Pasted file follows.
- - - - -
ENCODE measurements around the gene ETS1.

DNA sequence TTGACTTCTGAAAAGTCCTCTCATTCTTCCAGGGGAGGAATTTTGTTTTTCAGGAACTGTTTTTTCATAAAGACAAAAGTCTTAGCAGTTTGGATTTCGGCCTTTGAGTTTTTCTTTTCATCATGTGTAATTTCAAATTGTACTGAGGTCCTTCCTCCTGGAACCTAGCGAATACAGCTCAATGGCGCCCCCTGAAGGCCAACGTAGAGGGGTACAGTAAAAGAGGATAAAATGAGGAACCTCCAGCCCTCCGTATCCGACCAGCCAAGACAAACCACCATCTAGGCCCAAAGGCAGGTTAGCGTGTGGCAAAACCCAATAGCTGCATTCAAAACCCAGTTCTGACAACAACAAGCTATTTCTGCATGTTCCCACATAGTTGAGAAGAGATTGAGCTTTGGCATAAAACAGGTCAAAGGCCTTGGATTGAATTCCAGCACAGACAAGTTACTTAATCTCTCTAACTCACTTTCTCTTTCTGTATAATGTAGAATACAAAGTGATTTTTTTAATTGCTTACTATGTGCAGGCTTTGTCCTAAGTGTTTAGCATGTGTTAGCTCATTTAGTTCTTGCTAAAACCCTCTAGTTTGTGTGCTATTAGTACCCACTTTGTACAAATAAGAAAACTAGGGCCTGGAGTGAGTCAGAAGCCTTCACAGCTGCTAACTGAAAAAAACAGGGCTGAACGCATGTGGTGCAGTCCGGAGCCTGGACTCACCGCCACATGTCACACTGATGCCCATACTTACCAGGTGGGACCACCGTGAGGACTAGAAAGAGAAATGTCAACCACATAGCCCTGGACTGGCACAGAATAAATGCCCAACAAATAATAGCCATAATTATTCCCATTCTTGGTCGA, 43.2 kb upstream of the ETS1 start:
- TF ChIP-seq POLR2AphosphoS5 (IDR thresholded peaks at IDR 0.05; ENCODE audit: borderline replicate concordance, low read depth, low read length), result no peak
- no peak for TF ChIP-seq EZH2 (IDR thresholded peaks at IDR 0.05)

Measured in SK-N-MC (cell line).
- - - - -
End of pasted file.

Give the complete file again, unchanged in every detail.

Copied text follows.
ENCODE measurements around the gene ETS1.

DNA sequence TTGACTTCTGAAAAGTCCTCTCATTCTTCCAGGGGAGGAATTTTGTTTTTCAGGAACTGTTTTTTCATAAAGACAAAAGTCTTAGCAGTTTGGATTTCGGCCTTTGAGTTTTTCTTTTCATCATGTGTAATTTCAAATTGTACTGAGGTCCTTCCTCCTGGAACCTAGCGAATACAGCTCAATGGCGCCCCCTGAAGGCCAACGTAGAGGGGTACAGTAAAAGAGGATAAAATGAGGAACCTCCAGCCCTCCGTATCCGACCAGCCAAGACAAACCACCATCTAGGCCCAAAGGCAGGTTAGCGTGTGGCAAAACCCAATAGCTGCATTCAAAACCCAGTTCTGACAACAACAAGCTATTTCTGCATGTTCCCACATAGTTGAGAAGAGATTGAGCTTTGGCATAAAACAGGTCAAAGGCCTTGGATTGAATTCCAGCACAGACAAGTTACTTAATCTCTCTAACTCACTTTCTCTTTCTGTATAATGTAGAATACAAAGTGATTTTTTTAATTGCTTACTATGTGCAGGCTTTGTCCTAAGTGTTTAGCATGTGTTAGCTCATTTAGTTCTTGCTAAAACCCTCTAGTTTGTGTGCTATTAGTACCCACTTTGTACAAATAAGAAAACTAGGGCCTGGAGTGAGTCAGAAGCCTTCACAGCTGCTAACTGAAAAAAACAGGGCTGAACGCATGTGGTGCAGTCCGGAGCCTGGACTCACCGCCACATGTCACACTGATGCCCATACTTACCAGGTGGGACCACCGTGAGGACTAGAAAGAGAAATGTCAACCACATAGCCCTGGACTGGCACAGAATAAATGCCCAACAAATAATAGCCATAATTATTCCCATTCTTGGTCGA, 43.2 kb upstream of the ETS1 start:
- TF ChIP-seq POLR2AphosphoS5 (IDR thresholded peaks at IDR 0.05; ENCODE audit: borderline replicate concordance, low read depth, low read length), result no peak
- no peak for TF ChIP-seq EZH2 (IDR thresholded peaks at IDR 0.05)

Measured in SK-N-MC (cell line).